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Gary Chang via Flickr // CC BY-SA 2.0
Gary Chang via Flickr // CC BY-SA 2.0

Mother Beetles Release Unattractive Pheromones to Turn Off Frisky Males

Gary Chang via Flickr // CC BY-SA 2.0
Gary Chang via Flickr // CC BY-SA 2.0

New burying beetle moms have a lot on their plates. The last thing they want to deal with is unwanted sexual advances from their male counterparts, and thanks to a neat evolutionary trick they don't have to.

According to a study recently published in Nature Communications [PDF], female burying beetles raising larvae release particularly unappealing pheromones in order to suppress sexual impulses in males. Not only does this save the mother some hassle, but it's good for the whole family as well.

Burying beetles are exceptional in that both males and females raise their young together. The mother's chemical form of rejection allows the two parents to focus on caring for the offspring without any needless distractions. This same pheromone is also a signal that the beetle has paused her egg production, so any copulation that did still take place would be pointless.

The discovery was made by researchers at universities in Germany by attracting beetles with mouse carcasses left in the woods near the school. In addition to using the mouse as a food source, it also acts as a vessel for the beetle's nest. The insect is part of a larger family of corpse-inhabiting creatures known as carrion beetles.

[h/t The Verge]

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John Phillips, Getty Images for Tourism Australia
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Animals
New Plankton Species Named After Sir David Attenborough Series Blue Planet
John Phillips, Getty Images for Tourism Australia
John Phillips, Getty Images for Tourism Australia

At least 19 creatures, both living and extinct, have been named after iconic British naturalist Sir David Attenborough. Now, for the first time, one of his documentary series will receive the same honor. As the BBC reports, a newly discovered phytoplankton shares its name with the award-winning BBC series Blue Planet.

The second half of the species' name, Syracosphaera azureaplaneta, is Latin for "blue planet," likely making it the first creature to derive its name from a television program. The single-cell organisms are just thousandths of a millimeter wide, thinner than a human hair, but their massive blooms on the ocean's surface can be seen from space. Called coccolithophores, the plankton serve as a food source for various marine life and are a vital marker scientists use to gauge the effects of climate change on the sea. The plankton's discovery, by researchers at University College London (UCL) and institutions in Spain and Japan, is detailed in a paper [PDF] published in the Journal of Nannoplankton Research.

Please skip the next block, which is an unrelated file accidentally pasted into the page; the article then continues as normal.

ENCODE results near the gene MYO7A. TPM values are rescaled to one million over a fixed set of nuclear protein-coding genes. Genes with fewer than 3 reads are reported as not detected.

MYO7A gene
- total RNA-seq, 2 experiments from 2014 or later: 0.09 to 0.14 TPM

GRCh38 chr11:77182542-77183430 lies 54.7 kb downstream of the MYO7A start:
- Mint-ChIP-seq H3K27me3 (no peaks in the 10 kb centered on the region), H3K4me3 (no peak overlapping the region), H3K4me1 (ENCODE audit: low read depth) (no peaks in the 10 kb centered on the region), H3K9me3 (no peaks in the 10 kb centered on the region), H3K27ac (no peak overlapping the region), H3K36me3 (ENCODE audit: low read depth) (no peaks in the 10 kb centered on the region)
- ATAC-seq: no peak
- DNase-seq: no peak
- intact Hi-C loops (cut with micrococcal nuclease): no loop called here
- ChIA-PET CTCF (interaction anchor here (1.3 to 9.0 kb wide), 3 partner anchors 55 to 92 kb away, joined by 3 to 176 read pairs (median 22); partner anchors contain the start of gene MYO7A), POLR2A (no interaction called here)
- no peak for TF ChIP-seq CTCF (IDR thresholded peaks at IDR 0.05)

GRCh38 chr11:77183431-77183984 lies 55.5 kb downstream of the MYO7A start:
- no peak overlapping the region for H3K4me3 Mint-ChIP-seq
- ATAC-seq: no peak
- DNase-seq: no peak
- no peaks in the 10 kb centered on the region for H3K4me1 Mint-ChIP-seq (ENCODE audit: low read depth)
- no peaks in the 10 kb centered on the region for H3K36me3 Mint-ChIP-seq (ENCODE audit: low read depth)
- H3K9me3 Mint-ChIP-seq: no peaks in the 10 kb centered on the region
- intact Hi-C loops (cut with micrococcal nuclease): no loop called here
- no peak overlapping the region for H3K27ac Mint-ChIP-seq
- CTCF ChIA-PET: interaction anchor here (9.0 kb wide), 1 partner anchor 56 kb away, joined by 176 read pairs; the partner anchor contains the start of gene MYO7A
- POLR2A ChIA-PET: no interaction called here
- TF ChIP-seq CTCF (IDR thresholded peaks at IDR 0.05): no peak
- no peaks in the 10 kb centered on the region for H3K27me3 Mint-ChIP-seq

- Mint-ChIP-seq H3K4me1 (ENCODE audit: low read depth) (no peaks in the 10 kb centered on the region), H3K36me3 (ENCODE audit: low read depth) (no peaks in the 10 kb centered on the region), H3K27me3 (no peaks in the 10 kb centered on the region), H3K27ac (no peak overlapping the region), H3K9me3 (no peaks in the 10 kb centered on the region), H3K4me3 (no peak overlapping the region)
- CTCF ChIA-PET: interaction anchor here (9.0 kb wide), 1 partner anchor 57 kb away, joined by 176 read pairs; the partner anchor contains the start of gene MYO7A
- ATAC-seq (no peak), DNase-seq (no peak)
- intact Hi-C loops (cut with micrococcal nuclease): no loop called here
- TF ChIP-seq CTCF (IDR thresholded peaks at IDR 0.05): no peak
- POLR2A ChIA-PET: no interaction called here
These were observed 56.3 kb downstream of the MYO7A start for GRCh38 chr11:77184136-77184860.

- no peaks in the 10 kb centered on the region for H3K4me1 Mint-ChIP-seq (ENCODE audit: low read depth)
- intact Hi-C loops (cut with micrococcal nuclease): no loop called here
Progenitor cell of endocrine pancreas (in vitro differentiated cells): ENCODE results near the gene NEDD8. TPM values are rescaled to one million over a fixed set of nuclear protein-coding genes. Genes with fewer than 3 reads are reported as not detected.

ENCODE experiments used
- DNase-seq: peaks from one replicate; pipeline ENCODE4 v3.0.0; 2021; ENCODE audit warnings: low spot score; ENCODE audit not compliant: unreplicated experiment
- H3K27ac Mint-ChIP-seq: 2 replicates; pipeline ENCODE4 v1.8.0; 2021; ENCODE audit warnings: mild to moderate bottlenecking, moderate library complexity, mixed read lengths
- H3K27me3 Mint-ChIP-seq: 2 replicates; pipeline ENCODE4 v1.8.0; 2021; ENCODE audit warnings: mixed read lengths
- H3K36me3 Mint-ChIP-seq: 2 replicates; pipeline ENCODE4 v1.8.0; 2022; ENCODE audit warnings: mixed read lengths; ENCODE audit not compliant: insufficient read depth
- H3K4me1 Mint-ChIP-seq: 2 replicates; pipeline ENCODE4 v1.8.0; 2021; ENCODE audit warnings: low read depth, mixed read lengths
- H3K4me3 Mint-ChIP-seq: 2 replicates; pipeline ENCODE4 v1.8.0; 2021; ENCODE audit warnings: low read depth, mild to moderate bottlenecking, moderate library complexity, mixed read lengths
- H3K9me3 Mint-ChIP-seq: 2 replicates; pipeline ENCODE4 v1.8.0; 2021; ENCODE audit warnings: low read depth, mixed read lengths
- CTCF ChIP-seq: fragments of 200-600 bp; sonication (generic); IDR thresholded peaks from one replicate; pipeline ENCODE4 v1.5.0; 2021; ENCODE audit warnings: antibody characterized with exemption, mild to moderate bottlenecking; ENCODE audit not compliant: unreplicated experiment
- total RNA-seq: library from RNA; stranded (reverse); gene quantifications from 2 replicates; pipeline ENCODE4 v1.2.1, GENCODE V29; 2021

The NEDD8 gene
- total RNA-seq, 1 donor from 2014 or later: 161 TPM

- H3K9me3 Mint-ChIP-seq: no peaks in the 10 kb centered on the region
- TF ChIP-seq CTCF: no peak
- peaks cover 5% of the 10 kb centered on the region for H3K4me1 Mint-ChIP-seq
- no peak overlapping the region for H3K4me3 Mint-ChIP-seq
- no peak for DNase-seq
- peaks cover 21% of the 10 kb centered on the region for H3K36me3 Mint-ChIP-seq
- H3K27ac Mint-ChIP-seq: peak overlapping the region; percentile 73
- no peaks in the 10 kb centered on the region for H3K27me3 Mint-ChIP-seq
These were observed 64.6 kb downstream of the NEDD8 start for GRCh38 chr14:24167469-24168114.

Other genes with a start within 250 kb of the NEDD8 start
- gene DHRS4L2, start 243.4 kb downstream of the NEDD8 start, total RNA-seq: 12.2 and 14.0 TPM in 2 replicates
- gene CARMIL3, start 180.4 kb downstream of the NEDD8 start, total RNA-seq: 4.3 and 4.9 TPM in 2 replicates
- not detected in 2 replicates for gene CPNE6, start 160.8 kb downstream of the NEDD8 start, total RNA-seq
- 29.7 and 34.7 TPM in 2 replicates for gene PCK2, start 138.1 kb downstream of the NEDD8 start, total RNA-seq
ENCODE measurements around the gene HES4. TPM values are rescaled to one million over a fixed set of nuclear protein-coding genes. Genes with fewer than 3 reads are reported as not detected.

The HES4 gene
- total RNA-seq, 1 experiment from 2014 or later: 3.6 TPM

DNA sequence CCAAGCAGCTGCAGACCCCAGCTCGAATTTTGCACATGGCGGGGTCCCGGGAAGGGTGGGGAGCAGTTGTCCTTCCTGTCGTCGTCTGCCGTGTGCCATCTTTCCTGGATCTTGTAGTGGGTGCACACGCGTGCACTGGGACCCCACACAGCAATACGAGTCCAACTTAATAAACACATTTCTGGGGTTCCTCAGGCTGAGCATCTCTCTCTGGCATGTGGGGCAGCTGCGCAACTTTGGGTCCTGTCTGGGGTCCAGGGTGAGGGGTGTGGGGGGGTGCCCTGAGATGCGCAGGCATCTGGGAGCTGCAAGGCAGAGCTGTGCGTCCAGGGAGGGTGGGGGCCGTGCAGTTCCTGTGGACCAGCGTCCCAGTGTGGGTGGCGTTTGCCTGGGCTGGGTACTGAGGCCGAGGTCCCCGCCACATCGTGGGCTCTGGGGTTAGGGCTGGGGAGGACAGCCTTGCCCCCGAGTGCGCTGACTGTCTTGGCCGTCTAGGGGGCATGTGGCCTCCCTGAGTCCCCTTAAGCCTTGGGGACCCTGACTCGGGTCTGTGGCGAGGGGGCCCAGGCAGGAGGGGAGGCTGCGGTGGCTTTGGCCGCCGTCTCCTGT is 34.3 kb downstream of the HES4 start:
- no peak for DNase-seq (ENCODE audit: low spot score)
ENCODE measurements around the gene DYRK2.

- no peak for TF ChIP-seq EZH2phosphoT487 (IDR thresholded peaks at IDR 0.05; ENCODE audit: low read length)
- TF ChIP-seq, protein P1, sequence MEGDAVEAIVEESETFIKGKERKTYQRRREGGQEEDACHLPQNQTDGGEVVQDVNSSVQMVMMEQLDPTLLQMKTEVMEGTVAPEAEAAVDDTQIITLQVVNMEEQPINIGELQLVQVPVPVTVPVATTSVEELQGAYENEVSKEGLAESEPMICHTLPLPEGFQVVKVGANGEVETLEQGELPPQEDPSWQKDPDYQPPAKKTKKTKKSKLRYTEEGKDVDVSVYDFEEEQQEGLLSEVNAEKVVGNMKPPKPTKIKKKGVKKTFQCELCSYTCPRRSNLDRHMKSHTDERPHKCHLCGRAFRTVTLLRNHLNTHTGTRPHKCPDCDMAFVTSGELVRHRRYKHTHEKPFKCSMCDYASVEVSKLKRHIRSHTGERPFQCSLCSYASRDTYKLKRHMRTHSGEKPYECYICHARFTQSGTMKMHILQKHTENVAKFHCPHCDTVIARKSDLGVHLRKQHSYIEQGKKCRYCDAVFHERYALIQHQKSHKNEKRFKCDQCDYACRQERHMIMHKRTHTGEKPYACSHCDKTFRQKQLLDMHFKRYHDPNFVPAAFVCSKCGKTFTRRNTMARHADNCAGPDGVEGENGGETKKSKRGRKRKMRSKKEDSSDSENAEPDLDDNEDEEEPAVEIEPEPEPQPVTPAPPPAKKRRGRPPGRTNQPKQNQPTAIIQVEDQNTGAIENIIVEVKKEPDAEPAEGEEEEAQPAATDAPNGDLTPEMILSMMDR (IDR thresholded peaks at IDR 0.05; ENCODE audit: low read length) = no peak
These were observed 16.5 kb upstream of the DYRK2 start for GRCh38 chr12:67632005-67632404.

"They are an essential element in the whole cycle of oxygen production and carbon dioxide and all the rest of it, and you mess about with this sort of thing, and the echoes and the reverberations and the consequences extend throughout the atmosphere," Attenborough said while accepting the honor at UCL.

The Blue Planet premiered in 2001 with eight episodes, each dedicated to a different part of the world's oceans. The series' success inspired a sequel series, Blue Planet II, that debuted on the BBC last year.

[h/t BBC]

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'Angry Badger' Terrorizes Scottish Castle, Forcing Closures 
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iStock

Portions of the 16th-century Craignethan Castle in Scotland were shut down last week after a less-than-friendly badger holed up there and refused to leave. Historic Environment Scotland, which manages the site in South Lanarkshire, sent out a tweet last Friday notifying visitors that the property's cellar tunnel would remain closed over the weekend “due to the presence of a very angry badger.” Staff tried to coax it out with cat food and honey, but the badger did what it wanted, and they were unable to move the mammal.

A spokesman for HES told the BBC, "The castle is surrounded by woodland and we believe the badger may have become lost. Staff first spotted some dug-out earth on Wednesday evening, and later spotted the badger on closer inspection."

On Saturday, staff used a GoPro camera to check out the tunnel from a safe distance and learned that the badger had left voluntarily, but not before making a mess. The critter dug through both soil and stonework, according to The Scotsman. The castle, an artillery fortification erected around 1530, is already partly in ruins.

Craignethan Castle in Scotland
Sandy Stevenson, Flickr // CC BY-NC-ND 2.0

Badgers are not typically dangerous, but they can become aggressive if they feel cornered or threatened. They can be seen year-round in Scotland, especially during spring and summer. Earthworms, bird eggs, small mammals, fruit, and roots are among their favorite meals, and they can even be “tempted into your garden by leaving peanuts out—a tasty snack for our striped friends,” the Scottish Wildlife Trust says.

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